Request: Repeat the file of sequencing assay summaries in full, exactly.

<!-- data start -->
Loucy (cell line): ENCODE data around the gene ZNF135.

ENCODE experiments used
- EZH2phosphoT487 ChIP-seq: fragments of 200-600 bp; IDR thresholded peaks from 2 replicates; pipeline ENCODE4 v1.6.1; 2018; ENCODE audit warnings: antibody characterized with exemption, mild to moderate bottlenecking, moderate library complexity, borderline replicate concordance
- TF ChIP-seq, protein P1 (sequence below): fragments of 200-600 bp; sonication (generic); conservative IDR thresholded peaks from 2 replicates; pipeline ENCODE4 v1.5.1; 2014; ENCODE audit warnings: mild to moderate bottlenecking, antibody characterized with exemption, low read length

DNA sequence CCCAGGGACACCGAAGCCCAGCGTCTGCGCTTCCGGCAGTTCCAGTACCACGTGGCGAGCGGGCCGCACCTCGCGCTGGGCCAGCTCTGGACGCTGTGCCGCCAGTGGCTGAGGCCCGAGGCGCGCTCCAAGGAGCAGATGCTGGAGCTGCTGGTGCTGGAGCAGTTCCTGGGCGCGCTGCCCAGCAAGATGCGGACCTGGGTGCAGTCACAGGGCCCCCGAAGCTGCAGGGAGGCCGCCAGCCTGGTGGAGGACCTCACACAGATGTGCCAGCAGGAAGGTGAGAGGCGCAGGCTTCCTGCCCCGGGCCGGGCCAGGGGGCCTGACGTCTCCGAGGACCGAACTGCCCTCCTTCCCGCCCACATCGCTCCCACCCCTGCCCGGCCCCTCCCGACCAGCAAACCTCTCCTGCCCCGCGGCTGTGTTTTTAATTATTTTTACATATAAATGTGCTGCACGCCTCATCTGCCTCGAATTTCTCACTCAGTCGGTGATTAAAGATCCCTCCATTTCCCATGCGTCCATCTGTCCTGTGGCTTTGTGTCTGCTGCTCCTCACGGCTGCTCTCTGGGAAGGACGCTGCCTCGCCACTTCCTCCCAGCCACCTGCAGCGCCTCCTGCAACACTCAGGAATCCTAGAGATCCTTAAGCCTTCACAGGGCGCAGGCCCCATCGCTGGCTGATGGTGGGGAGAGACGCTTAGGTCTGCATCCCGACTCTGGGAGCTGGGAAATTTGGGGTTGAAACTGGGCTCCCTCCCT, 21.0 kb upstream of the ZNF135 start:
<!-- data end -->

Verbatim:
Loucy (cell line): ENCODE data around the gene ZNF135.

ENCODE experiments used
- EZH2phosphoT487 ChIP-seq: fragments of 200-600 bp; IDR thresholded peaks from 2 replicates; pipeline ENCODE4 v1.6.1; 2018; ENCODE audit warnings: antibody characterized with exemption, mild to moderate bottlenecking, moderate library complexity, borderline replicate concordance
- TF ChIP-seq, protein P1 (sequence below): fragments of 200-600 bp; sonication (generic); conservative IDR thresholded peaks from 2 replicates; pipeline ENCODE4 v1.5.1; 2014; ENCODE audit warnings: mild to moderate bottlenecking, antibody characterized with exemption, low read length

DNA sequence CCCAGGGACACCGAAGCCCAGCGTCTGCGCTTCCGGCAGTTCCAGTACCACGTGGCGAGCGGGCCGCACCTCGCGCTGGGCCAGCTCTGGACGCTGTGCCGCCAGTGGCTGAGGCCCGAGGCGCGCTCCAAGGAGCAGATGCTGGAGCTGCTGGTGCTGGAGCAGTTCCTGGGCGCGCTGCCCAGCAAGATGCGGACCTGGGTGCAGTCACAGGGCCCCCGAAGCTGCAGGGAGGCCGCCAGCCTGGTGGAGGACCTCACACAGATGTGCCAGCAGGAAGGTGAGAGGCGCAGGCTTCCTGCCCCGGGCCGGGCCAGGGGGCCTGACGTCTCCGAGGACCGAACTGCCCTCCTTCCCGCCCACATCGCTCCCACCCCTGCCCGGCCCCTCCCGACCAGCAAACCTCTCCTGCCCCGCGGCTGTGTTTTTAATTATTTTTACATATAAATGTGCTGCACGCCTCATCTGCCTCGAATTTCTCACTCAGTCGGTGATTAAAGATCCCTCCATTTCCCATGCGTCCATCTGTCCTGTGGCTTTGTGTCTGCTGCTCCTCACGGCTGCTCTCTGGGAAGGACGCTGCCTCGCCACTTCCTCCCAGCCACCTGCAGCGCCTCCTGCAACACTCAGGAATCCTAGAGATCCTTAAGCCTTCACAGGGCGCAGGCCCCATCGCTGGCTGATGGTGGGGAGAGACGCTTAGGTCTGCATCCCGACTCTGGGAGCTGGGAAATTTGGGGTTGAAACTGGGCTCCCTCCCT, 21.0 kb upstream of the ZNF135 start: